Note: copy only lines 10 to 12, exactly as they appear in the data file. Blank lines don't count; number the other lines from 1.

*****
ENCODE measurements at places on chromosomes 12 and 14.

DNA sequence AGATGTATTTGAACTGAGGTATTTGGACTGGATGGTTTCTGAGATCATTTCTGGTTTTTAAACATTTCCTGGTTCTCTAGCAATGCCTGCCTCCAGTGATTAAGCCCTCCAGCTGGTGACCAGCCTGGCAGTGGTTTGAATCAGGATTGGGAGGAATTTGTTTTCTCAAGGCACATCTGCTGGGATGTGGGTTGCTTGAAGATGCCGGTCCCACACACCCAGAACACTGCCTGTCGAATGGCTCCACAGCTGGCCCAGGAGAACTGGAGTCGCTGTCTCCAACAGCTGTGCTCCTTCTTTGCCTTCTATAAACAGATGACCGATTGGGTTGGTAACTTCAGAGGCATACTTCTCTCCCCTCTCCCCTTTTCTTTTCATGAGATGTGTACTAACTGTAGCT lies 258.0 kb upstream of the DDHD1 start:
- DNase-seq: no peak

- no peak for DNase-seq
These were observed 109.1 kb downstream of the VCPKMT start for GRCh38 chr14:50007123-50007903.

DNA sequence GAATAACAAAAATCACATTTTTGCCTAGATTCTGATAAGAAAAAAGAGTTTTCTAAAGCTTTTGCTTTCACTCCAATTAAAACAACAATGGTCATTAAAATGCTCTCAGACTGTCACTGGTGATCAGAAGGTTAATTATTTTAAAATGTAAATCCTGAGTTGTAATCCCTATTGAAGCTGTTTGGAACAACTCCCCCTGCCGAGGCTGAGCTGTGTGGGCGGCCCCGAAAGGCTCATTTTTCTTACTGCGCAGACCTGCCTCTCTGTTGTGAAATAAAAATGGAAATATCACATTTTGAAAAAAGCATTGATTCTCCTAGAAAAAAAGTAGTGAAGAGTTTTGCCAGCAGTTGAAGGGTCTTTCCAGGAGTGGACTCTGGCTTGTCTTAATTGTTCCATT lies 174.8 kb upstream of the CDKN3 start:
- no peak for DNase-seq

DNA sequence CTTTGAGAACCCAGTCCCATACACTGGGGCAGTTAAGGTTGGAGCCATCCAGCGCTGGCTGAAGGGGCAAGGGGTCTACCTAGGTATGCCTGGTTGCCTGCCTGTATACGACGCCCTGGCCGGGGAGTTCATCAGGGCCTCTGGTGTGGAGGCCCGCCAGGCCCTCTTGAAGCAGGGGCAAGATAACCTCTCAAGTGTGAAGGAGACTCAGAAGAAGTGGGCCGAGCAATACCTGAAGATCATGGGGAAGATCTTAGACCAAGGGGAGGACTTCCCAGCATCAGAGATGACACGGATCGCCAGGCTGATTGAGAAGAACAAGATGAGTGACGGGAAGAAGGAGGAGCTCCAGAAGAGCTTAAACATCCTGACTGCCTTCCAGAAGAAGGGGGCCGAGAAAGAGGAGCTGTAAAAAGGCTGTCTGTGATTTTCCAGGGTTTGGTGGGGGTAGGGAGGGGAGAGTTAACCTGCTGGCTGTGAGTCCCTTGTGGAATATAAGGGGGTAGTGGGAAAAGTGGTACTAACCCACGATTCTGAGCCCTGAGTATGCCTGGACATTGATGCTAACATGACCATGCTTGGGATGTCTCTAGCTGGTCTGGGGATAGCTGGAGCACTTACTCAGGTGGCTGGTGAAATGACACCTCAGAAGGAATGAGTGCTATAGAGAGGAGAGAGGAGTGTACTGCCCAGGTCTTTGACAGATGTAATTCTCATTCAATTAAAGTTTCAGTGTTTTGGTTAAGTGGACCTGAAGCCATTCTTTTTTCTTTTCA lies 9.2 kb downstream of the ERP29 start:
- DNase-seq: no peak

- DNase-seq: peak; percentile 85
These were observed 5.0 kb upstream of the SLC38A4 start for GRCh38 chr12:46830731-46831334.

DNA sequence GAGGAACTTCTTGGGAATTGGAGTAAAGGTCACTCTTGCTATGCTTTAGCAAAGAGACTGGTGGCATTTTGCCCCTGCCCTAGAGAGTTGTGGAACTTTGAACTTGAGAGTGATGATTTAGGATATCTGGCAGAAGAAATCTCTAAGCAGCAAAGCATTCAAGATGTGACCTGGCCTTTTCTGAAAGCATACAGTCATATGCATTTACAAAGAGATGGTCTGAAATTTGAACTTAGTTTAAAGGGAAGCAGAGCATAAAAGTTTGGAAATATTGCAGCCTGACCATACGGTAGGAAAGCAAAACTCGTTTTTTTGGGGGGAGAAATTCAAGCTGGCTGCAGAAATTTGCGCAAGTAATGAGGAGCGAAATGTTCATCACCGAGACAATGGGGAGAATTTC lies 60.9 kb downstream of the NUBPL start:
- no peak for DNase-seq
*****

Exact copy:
- DNase-seq: peak; percentile 85
These were observed 5.0 kb upstream of the SLC38A4 start for GRCh38 chr12:46830731-46831334.

DNA sequence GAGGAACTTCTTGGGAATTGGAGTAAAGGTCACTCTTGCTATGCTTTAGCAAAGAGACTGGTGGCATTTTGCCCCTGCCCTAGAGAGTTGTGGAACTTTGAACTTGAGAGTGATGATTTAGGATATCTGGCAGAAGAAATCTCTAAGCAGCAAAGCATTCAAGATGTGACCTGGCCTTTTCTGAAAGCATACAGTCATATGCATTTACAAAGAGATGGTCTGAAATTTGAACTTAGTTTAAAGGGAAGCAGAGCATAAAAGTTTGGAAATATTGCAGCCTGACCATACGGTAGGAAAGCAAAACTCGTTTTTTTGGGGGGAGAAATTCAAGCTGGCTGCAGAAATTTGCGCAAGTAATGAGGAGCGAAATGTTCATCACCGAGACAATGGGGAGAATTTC lies 60.9 kb downstream of the NUBPL start: